Listening to Mozart allows one to marvel in abundant aural delights: long scalic passages that ascend heavenward; bouncy, patterned bass lines; bold dynamic range; melodic themes that inspire and surprise. Now imagine what it would be like to simultaneously add a visual dimension?
No need to imagine such a scenario if you made it to Cal Performances over the weekend to see Mark Morris Dance Group in the delightfully spirited Mozart Dances. Choreographed by Founder/Artistic Director Mark Morris in 2006, Mozart Dances delivers on many fronts. It is, most definitely, a sensory banquet – a full evening dive (audibly and visually) into a famed composer’s work. With a three-part structure, it also cleverly mirrors Sonata form, a compositional recipe consisting of an exposition, development and recapitulation, popularized during Mozart’s era. And Mozart Dances also goes far beyond a basic choreographic rendering of the score, instead inviting an active dialogue between disciplines. Yes, there are several instances where the movements and musical phrases are in harmony, each embodying the other. But equal attention is paid to moments of contrast, where the two exist in delicious dissonance. The result is a deep conversation, replete with ample layers and textures. I adored the piece when I saw it twelve years ago, so I was thrilled to learn that it would be returning to Zellerbach Hall. Friday night’s performance, where MMDG was joined by the Berkeley Symphony, conducted by Colin Fowler, more than lived up to my memory.
Part one, subtitled Eleven and set to Piano Concerto No. 11 in F Major, took on the exposition function, introducing the main choreographic themes that would recur over Mozart Dances’ three chapters. In the first few minutes, the company worked together on this lofty enterprise. Though, soon the men disappeared, leaving Eleven and the establishment of Mozart Dances’ motifs to the women, led by Lauren Grant. Save a few balance, timing and spatial challenges, they were up to the task. Suspension abounded as did grand pliés in second position; running circuits paired with staccato notes; determined walking countered ornate trills; while pulsing relevés, pronounced elbows and angular arms punctuated the score. The quest for resolution was another powerful thread. As the cast traversed the stage with explorative hand gestures and inquisitive gazes, musical appoggiaturas similarly searched for their resolution. And throughout this and Mozart Dances’ subsequent sections, unassuming design elements (giant mascara-wand swooshes coupled with warm, subtle lighting and elegant costuming) kept the focus rightly on the dialogue between the dance and sound.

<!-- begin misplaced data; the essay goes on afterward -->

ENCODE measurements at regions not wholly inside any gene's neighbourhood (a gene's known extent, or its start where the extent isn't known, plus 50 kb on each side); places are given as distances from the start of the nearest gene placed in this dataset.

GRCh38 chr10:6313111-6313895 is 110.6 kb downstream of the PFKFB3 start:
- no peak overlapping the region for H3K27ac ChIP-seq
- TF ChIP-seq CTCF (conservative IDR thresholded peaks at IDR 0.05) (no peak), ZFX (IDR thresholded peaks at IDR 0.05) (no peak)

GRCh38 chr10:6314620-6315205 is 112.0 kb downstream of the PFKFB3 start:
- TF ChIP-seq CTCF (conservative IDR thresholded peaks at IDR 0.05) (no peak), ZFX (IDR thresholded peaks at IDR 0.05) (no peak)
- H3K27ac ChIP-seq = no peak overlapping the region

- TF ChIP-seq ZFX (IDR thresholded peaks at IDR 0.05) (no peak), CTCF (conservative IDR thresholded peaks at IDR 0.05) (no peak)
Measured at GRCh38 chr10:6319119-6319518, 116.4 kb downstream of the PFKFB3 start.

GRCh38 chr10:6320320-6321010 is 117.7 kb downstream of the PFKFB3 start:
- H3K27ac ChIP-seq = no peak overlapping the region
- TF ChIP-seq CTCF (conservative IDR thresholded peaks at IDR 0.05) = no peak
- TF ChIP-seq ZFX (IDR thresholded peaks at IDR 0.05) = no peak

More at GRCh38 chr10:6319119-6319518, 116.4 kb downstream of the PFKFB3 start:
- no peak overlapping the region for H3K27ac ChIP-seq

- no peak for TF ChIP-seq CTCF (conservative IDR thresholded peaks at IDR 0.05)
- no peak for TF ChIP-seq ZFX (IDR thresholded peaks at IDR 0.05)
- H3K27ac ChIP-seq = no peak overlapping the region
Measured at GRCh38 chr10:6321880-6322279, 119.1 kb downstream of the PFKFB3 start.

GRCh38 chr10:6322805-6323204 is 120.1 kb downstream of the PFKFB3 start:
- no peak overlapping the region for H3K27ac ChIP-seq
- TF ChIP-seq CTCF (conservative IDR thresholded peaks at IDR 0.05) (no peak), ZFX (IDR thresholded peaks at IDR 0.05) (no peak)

Double, Mozart Dances’ second chapter, belonged to the men of the company (though as in Eleven, the women did make a brief appearance). Costumed in a steel-gray morning coat, Aaron Loux championed this development segment of the work, where initial themes were investigated, deconstructed, inverted, distilled, slowed down or sped up. While Inon Barnatan and Fowler brilliantly interpreted Mozart’s Sonata in D Major for two pianos from the orchestra pit, familiar visuals compellingly peppered the stage. The angles and relevés were indeed recognizable, though there was also that air of distinction that a development always brings. Suave, frozen poses infused a courtly, Baroque flavor, isolated motions felt keenly robotic and the prevalence of intricate circular patterns added a note of community kinship.
Lastly, Mozart Dances concluded with a full company statement, Twenty-Seven, titled, as were the other parts, to reflect the chosen musical selection (Piano Concerto No. 27 in B-flat Major). This recapitulation-style episode revisited and restated many of the work’s primary themes, alongside a good dose of newness. Diagonal jumping phrases were jubilant and celebratory. Little hops in arabesque slyly followed the quiet, creeping bass line. But Twenty-Seven’s real triumph was its rhythmical nuance, particularly the interplay of three against four. While the orchestra (majestically) played in four-beat measures, the cast sidled back and forth in triplet-metered footwork. Sometimes that kind of unevenness isn’t successful; it can even be a bit jarring. But this is Mark Morris, a master when it comes to marrying physicality and music. Instead, the trope revealed how different base meters can co-exist and maintain their integrity without one becoming dominant. Yet another fascinating point of exchange between the music and the movement. Twenty-Seven’s only downfall was that it was too long. Or more accurately, it stayed too long in the same dynamics, tone and quality. Though I didn’t keep an exact log, it seemed like most, if not each, of Mozart Dances’ sixteen performers had an opportunity to solo during this finale. While I appreciate and applaud that democratic egalitarianism, the solos were all pretty similar, again making Twenty-Seven feel lengthy.